A pro-German, and the mistress of Rasputin! Must this then, be the epitaph of the friend whom I knew, and the Empress to whom I owed the respect of a subject? I am not blind to the knowledge that any vehement defence may do her memory still more harm, but, nevertheless, I am impelled to write of her as she existed in her home, and in our hearts.

I have read and heard almost all that has been laid to her charge; I am no skilled writer, I know little or nothing of politics, but I can lay claim to some knowledge of my own sex. During the awful days of the Revolution, the Empress spoke to me as woman to woman. Her mind constantly dwelt on the days of her girlhood, her life with her grandmother, and the unhappiness of her childhood at Hesse Darmstadt.

The Emperor was the love of her life. She told me herself that he was her first love, but, the greater her love, the greater her fear lest she would prove unworthy. She gave herself to Russia when she married, and she accepted Russia as a sacred trust; but she and the Emperor were always more husband and wife than Emperor and Empress - they lived the intimate life of happily married people, they liked simplicity, they shrank from publicity, and this love of retirement was the source of many of the evil reports which assailed the Imperial Family.

The Empress told me that when she cried at the marriage of her brother her tears were said to be tears of jealous rage at seeing herself dispossessed of authority. "But, Lili, I was not jealous. I cried when I thought of my mother; this was the first festival since her death. I seemed to see her everywhere."

She described the dull Palace, its strict regime, her father's intermittent kindness, and how much she had looked forward to her visits to Windsor.

I think that the intimacy with her grandmother unconsciously brought out the Early Victorian strain in the Empress's character. She undoubtedly possessed this strain, as in many ways she was a typical Victorian; she shared her grandmother's love of law and order, her faithful adherence to family duty, her dislike of modernity, and she also possessed the " homeliness " of the Coburgs, which annoyed Society so much. The Russian aristocracy could not understand why on all the earth their Empress knitted scarves and shawls as presents for her friends, or gave them dress-lengths. Their conception of an Imperial gift was totally different, and they were oblivious of the love which had been crocheted into the despised scarf or the useful shawl-but the Empress, with her Victorian ideas as to the value of friendship, would not, or could not, see that she was a failure in this sense. The Empress was in many ways as thrifty as her grandmother, but she did not share the miserly proclivities of her uncle, the late Duke of Saxe-Coburg. Her father was not a wealthy man, in fact life at Darmstadt was occasionally a question of ways and means. The Empress had been taught to be careful. She was careful.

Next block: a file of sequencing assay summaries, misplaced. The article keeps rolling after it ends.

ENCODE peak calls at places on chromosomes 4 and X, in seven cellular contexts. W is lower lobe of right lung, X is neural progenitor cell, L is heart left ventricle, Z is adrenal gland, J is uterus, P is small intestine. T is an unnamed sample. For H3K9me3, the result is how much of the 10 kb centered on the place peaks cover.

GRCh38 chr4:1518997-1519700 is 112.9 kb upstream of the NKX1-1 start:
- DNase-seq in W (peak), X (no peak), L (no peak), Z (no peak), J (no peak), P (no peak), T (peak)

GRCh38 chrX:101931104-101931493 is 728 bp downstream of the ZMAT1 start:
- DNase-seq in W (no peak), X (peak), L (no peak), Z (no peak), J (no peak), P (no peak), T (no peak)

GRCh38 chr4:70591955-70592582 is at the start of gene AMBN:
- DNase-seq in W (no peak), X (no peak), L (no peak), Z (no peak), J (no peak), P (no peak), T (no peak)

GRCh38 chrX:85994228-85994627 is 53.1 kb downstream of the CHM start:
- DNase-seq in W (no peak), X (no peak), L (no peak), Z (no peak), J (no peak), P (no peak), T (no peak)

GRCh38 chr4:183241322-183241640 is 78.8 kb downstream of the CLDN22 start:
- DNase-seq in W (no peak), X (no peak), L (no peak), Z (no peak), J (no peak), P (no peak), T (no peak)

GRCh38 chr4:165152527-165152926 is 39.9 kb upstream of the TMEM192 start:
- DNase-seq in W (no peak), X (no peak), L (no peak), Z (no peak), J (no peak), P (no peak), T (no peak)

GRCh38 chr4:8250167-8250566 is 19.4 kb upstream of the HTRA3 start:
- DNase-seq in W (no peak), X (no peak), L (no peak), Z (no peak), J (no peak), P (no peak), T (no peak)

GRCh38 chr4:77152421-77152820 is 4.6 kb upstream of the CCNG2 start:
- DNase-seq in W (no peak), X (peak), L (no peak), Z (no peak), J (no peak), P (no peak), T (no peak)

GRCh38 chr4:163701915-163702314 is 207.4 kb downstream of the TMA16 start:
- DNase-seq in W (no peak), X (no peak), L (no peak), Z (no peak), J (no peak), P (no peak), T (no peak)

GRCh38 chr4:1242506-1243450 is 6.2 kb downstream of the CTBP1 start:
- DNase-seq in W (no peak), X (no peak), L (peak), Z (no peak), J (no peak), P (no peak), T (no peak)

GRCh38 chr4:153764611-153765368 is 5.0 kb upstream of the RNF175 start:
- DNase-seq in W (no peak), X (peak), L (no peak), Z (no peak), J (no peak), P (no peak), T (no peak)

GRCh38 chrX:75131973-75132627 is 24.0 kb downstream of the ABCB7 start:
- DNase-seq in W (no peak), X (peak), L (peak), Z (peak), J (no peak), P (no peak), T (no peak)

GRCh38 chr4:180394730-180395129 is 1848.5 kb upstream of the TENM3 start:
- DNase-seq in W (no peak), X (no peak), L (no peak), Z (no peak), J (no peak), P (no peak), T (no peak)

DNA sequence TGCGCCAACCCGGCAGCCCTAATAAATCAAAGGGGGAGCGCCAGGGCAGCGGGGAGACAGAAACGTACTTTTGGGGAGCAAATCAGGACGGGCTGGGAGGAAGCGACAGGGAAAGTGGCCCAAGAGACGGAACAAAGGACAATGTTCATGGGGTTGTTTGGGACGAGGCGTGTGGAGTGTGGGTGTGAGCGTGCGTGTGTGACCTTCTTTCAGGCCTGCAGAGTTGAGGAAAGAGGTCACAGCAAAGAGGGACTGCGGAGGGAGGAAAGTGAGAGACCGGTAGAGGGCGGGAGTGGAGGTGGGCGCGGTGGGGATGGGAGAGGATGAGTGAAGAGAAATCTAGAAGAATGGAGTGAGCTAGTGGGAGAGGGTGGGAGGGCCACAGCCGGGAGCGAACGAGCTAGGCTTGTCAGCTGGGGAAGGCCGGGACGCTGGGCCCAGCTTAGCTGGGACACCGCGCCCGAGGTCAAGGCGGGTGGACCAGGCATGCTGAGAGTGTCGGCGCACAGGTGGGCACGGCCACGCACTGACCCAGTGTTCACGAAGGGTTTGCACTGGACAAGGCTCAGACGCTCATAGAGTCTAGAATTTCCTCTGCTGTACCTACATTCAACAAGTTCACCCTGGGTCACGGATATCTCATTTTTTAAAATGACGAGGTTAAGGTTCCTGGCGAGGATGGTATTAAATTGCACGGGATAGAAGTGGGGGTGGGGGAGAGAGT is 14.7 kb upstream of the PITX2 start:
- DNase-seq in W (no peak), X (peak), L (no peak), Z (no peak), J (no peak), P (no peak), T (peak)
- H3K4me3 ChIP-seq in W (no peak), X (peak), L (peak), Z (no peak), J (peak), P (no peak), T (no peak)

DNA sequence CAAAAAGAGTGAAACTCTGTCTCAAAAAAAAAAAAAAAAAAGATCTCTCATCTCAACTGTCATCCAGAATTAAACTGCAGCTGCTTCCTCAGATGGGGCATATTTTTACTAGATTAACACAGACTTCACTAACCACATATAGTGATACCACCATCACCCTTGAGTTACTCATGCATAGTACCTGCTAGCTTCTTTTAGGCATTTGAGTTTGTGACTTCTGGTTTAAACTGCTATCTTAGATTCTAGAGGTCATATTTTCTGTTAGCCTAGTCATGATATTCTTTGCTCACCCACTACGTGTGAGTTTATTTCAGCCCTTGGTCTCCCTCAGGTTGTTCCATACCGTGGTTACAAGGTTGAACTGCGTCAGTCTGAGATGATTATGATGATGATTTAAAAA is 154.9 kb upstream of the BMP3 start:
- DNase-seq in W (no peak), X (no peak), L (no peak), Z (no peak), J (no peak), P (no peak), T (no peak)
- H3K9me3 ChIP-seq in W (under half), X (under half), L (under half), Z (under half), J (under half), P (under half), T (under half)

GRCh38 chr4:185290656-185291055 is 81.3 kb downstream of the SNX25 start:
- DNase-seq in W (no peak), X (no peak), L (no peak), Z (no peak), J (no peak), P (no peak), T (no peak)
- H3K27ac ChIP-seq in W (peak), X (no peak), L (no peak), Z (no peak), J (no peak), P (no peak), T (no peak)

"When I was engaged, Lili, I showed my grandmother some of the jewels which the Emperor had given me. What do you think she said?"

"I cannot imagine, Madame."

"Well... she looked at my diamonds and remarked: 'Now, Alix, don't get too proud!' The Queen was a tiny creature, and she wore such long trains... but she was very forceful."

Then, reminiscently, "My sister Elizabeth and I always loved the little houses in England... dear little houses set in their pretty gardens. You'll see them one day, but I never shall."

Queen Victoria had instilled in the mind of her granddaughter the entire duties of a Hausfrau. In her persistent regard for these Martha - like cares, the Empress was entirely German and entirely English - certainly not Russian. I have mentioned her horror when she arrived at Petrograd and discovered that the servants were unaware of the use of blacklead. This was an actual worry to the Empress.

"I wanted my grates blackleaded every day," she said. "They were in a very bad condition, so I called one of my maids and told her to do the grate, only to discover that it was not within her province. Eventually a man-servant was sent for, but imagine, Lili, I had actually to show him how to blacklead a grate myself."